“80’s rule man, best time ever! Then that Cobain had to come around and ruin it all.” is a funny quote from the movie Wrestler. Today’s software experts might also yearn for former times. In the waterfall model, the role of architecture was clear – it was designed up front, after requirement analysis and before the implementation phase. In the current Agile era, architecture is often evolving without clear goals and objectives.
Yin and Yang
According to “Clean Architecture”, the purpose of architecture is to support the lifecycle of the system. The ultimate goal is to minimise the lifetime cost of the system and to maximise programmer productivity. Traditionally, dedicated experts have been accountable for this function. In this blog, these experts are called software architects, but technical leads and stack leads are also commonly used titles. Typically, software architects have a strong technical background and good leadership skills.
One of the Agile core values is the development teams’ autonomy. Teams design, implement, test and deploy independently. Traditional Agile methodologies, such as XP (Extreme programming) and Scrum, do not mention how architecture design should be led in practice. XP advises, for example, that architecture design just emerges alongside other design.
The larger the project (i.e. multiple teams), the more complex is the product’s software itself. This means that architectural decisions will have a bigger impact. The question then arises how architecture design is led and what responsibilities software architects versus teams have?
Make your system visible
Systems thinker and the father of the quality evolution, W. Edwards Deming has said that 96% of organisational performance is a function of the organisation’s structure. Only about 4% of an organisation’s performance is attributable to the people. Part of the structure is to understand how collaboration works in the system.
The following table makes collaboration between architects and teams visible. Every row of the table represents a potential point of leverage. The columns represent different options as to how collaboration can be implemented. Left columns represent a more distributed and emerging architecture mindset (i.e. Agile) and the right columns a more centralised and formalised approach. Organisations are different, and therefore leverage points and options vary as well. Rows are also independent, so for example “Architects are part of the teams” and “Architects are dedicated mostly to architecture topics” can be used on the same project.
<– more distributed more centralised →
Point of leverage
|Hierarchy levels||One level – no special roles, just team members||Two levels. Developers and architects||Three levels+. Team members, architects, chief architect|
|Scope of software architects||None||Architecture principles (e.g. standards, concerns, styles)||Architecture principles and infrastructure & operations||As option 3 plus enterprise architecture|
|Alignment||No architects. Team member is the only role||Architects are part of the teams.||Architects work as free agents||Architects form a team or department|
|Decision making||No architects. Teams make architectural decisions||Teams and architects make architectural decisions together||Architects make most of the architectural decisions|
|Division of Work||No architects. Teams share responsibilities dynamically||Architects and teams share their responsibilities dynamically||Architects have predefined responsibilities|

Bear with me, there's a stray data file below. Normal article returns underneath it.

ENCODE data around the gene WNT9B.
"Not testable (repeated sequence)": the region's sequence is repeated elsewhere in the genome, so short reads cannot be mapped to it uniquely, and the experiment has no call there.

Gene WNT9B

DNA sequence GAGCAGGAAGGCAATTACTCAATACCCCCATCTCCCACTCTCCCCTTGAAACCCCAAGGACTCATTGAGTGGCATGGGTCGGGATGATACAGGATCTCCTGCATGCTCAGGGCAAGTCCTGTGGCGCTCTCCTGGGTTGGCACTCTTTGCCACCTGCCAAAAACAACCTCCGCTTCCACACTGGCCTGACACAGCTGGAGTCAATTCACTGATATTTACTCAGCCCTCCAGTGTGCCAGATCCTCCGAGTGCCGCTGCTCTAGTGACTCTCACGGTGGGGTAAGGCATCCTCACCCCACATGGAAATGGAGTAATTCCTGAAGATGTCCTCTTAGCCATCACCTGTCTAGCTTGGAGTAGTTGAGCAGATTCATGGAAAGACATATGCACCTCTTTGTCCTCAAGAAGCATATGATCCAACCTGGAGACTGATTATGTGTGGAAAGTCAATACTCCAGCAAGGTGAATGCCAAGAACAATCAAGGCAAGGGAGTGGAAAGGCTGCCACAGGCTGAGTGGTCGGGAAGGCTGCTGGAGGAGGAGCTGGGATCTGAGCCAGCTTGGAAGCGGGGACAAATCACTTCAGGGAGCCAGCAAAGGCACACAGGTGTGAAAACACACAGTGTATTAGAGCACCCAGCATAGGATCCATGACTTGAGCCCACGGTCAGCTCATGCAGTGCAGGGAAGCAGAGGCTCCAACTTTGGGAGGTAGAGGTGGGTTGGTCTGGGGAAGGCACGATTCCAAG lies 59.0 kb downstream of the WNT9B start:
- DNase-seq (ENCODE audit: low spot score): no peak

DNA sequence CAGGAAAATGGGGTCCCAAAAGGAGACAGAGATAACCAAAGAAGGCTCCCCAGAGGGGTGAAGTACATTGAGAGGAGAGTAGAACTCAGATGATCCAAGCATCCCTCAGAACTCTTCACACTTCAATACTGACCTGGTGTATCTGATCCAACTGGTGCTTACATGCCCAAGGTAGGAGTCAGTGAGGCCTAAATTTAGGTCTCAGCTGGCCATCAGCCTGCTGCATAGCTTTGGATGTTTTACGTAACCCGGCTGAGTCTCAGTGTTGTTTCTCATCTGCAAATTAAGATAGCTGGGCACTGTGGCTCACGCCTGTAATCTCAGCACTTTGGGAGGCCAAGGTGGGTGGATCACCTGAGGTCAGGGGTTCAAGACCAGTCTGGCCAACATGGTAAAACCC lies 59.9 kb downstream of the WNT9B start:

|Capacity||No reserved capacity. Teams use their time on architectural topics if needed||Architects/teams have reserved capacity for architecture topics||Architects are dedicated mostly to architecture topics|
No “one-fit for all” solution
After the current collaboration model is defined, the next step is to decide the future direction. Organisational systems are determined by their context, so “one-fit for all” solutions aren’t appropriate. Nevertheless, some conclusions can be drawn.
Typically, the long-term goal should be to move to the more distributed and self-organising collaboration model. When people understand the collaboration strategy, it is much easier to take actions toward it. Unfortunately, organisations underestimate the amount of work that the transformation requires. People have different skills and expectation levels and unlearning at both the organisational and individual level is required.
Agile is also a highly disciplined method. Business people and team members must work together daily; the cross-functional team structure is mandatory and software delivery must be frequent, to name just a few principles. If the organisation won’t bend to these demands, a more centralised collaboration model might be the valid option.
Sub-optimising is also a risk in bigger organisations. A team might violate architecture principles thoughtlessly, just to finish their sprint backlog faster. The other team might implement a similar service that has been already created by another. Architects see more easily the whole and are able to make holistic decisions.
Many organisations’ technical debt is huge as well. Products suffer wrong technologies or bad programming practices and an enormous amount of refactoring work is needed. Painful architectural decisions are often made more efficiently by a more centralised collaboration model.
A hero is required
Software architecture is not the hottest topic in the software development field. In addition to this, it is very abstract and hard to lead. However, all software has an architecture regardless of if the architecture is managed or not. Smart organisations understand that the organisation structure should be optimised for the most crucial paths of collaboration – and collaboration between teams and architects is part of it.
The Clean architecture – Robert C. Martin
Technical leadership and the balance with agility – Simon Brown